Author(s): Jay Griffiths
A raw and poetic account of a mind lost in madness - and how the author found her way back from the wilderness
Where does 'self' end and 'illness' begin? Is manic depression a quintessential part of oneself, or quite the opposite: an illness which skews the self to its own image? Does the medication alter who you are? Does one become inauthentic in taking these mind-altering substances?
From the award-winning writer of A Country Called Childhood and Savage Grace comes author Jay Griffiths most personal work yet. On November 11th, after a long struggle to finish her book Wild, overwhelmed and beaten down by both exhaustion and stress, Griffiths felt herself began to slip into a bout of mania. Adding to both her genetic vulnerability and long-term stress, she experienced a sexual assault that would end up triggering a psychotic break in her psyche.
This extreme bout of manic-depression would lead to psychotic hallucinations, endless doctor visits and new medications that would take over her life for an entire year. Tristimania is a unique memoir in that Griffiths took notes throughout each episode. Having noted that people in manic periods often don’t remember them until they're in that stage again, Griffiths writes, When your mind is in flight, you don't leave tracks on the ground so there are no prints, neither footprints nor printed letters on the page. But I felt fiercely that I had to take notes that I had to mark the tracks of its passage.” With her detailed diary entries, Griffiths is able to bring readers directly into the heart of a manic-depressive episode, pulling the curtain back on how extraordinary and how tragic these feelings are.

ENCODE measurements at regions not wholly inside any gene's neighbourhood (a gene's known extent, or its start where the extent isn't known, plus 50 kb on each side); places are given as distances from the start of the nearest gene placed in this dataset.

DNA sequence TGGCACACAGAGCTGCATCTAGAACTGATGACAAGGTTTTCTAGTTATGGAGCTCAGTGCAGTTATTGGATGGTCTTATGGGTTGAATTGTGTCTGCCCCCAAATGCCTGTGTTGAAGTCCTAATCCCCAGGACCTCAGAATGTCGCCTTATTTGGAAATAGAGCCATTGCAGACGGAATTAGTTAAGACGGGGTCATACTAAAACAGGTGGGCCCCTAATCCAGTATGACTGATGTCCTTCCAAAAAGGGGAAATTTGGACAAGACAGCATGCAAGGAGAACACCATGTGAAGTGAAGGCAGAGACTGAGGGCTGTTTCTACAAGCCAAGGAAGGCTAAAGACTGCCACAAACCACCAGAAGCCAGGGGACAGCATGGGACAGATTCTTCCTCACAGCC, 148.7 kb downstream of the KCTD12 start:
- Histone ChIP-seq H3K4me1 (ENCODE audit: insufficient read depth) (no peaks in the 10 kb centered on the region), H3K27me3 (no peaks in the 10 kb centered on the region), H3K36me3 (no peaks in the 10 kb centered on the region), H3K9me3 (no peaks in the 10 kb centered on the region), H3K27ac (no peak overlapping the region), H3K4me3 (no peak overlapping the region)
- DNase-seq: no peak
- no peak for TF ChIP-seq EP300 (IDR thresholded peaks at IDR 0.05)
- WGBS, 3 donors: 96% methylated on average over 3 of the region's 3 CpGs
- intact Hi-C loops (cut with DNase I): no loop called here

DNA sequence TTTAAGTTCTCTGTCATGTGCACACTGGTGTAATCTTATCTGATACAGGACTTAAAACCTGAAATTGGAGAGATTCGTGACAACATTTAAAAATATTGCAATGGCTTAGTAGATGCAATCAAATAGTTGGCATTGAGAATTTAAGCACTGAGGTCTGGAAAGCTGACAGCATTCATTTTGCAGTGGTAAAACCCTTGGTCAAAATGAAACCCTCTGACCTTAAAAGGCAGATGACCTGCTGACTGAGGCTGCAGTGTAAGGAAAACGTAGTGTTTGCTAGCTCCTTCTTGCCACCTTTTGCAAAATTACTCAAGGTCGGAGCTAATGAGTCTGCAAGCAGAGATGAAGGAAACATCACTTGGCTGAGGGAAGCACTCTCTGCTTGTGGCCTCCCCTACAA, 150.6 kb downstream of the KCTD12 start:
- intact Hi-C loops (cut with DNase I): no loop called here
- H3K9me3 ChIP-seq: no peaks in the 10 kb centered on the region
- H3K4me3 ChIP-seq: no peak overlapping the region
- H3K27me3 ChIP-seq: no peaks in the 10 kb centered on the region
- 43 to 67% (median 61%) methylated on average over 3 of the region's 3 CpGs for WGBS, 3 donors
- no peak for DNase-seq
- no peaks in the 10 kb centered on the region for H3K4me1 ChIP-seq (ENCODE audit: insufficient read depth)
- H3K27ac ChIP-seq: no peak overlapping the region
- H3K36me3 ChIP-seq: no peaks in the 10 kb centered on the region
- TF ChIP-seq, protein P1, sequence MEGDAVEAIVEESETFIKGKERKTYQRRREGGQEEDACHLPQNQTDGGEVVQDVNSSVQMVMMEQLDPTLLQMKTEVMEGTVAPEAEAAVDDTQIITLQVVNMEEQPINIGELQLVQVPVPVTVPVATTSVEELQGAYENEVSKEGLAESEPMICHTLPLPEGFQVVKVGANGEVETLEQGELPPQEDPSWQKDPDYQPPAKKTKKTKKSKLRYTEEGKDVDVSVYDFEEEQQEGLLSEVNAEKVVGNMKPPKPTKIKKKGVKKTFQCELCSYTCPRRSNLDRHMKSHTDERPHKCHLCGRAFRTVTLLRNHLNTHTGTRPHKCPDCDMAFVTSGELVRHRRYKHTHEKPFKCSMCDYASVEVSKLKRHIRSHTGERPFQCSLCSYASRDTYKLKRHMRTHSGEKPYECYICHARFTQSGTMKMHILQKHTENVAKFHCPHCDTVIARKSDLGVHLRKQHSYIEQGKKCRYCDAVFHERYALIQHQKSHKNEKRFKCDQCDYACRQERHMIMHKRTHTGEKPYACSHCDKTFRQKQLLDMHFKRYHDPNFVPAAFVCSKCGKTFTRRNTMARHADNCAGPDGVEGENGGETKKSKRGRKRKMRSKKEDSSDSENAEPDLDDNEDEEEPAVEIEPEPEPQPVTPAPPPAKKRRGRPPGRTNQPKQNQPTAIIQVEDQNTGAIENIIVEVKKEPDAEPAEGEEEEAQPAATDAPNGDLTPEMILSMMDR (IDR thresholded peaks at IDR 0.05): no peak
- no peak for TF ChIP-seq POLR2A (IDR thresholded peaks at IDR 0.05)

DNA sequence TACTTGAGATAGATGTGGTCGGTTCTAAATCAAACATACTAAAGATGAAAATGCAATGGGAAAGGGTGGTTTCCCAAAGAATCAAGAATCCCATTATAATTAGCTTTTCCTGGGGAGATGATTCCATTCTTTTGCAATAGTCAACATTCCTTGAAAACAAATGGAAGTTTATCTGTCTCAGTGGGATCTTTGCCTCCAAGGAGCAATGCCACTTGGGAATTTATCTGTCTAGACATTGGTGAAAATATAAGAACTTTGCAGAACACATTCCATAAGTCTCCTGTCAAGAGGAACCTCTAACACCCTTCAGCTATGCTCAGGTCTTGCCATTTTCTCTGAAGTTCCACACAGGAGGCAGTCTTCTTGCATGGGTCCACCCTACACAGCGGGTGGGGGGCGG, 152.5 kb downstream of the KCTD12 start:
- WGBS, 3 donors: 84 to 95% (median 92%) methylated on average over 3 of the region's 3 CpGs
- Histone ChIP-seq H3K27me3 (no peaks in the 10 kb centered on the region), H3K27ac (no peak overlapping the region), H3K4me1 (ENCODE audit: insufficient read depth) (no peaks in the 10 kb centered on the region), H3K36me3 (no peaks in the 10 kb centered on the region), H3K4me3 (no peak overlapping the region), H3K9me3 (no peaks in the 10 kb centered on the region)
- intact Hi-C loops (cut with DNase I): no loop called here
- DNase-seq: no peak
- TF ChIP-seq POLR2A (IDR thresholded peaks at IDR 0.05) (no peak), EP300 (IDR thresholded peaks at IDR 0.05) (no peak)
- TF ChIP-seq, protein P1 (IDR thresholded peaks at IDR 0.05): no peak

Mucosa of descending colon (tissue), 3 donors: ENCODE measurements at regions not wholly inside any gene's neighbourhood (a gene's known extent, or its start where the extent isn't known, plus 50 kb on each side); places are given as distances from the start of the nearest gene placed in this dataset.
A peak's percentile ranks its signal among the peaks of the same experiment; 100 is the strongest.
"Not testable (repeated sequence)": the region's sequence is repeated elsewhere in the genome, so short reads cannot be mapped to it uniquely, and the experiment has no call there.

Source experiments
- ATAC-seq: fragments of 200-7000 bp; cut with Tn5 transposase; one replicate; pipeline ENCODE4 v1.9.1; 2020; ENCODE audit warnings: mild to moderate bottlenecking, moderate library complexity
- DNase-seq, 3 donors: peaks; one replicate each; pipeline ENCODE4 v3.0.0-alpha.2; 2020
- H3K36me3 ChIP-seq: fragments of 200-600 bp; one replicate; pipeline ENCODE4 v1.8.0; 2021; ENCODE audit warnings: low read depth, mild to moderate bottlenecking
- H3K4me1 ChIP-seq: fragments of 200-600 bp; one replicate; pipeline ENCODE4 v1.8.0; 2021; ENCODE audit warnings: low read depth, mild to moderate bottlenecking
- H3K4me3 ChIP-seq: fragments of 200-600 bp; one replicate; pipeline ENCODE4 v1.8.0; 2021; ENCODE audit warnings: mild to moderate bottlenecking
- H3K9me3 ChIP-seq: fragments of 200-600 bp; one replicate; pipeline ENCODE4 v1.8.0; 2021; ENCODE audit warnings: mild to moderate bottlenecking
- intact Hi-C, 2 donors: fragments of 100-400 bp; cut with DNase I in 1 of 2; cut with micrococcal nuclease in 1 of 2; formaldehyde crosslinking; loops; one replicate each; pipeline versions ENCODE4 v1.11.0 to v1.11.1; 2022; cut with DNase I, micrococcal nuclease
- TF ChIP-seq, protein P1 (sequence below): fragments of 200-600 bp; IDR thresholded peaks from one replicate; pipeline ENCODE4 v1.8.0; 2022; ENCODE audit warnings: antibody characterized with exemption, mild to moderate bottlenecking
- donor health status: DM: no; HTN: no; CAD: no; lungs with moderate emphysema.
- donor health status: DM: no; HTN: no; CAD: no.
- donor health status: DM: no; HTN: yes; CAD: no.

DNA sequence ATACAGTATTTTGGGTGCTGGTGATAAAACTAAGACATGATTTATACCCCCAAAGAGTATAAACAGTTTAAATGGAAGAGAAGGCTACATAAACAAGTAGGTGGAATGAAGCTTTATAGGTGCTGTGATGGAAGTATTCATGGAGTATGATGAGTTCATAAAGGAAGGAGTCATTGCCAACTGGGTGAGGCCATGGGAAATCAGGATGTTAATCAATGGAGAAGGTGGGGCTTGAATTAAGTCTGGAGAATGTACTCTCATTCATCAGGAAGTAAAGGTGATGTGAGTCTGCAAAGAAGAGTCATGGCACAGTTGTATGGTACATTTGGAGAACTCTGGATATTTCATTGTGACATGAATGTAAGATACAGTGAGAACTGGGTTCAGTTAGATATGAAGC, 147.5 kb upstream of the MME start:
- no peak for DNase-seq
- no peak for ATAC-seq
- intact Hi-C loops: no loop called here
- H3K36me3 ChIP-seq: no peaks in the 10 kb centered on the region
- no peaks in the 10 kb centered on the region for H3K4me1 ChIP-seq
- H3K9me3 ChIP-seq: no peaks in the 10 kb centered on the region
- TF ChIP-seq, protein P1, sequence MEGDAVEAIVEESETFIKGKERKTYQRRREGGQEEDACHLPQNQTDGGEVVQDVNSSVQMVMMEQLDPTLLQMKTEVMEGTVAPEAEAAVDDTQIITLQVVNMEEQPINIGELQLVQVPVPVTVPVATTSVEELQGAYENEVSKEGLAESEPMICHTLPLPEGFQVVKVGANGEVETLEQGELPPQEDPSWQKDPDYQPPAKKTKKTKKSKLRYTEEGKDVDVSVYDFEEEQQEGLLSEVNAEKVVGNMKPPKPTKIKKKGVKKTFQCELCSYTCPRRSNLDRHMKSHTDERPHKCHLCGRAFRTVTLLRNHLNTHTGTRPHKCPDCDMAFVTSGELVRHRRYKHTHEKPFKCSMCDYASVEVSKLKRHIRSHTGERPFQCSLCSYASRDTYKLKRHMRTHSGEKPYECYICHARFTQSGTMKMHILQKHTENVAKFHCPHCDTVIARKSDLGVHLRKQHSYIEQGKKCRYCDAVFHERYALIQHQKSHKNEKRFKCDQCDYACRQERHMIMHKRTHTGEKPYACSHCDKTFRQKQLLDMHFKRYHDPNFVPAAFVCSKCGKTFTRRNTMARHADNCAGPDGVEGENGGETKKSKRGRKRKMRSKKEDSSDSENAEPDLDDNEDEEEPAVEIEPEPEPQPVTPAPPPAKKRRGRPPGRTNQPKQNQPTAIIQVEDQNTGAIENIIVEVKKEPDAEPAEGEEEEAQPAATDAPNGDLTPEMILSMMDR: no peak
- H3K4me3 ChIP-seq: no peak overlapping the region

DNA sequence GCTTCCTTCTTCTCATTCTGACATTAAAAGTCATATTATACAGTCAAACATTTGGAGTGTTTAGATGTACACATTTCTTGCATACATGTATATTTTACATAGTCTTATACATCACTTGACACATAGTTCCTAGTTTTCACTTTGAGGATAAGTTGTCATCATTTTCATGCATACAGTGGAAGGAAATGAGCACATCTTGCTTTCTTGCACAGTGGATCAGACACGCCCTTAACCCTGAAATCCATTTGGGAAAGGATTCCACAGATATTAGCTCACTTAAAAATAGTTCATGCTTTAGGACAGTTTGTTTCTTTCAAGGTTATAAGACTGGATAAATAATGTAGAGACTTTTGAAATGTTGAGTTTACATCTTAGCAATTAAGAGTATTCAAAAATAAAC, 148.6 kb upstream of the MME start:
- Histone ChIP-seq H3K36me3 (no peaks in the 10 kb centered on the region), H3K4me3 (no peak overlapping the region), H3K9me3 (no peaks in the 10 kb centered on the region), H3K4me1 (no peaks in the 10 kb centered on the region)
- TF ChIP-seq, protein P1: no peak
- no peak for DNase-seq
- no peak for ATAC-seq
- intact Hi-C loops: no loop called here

Written in a similar vein as Kay Redfield Jamison’s An Unquiet Mind, Griffiths’ intimate and poetic style will be appreciated by many, as she shares her appreciation of the destructive powers of this particular mental illness.
Griffiths' fearless, untamed writing style is equal in measure to Kahlo's brushstrokes... utterly original. Northern Rivers Echo If bravery itself could write, it would write like she does. John Berger
Jay Griffiths was born in Manchester in 1965. She is the author of Pip Pip, Wild, A Love Letter from a Stray Moon and Kith. She won the Orion Book Award and the Barnes Noble Discover Award for the best new non-fiction writer in the USA. She has also been shortlisted for the Orwell Prize and the World Book Day award. Jay is a contributor to various publications and platforms including the Guardian, London Review of Books and the Radiolab podcast. Her memoir Tristimania will be published by Hamish Hamilton in May 2016.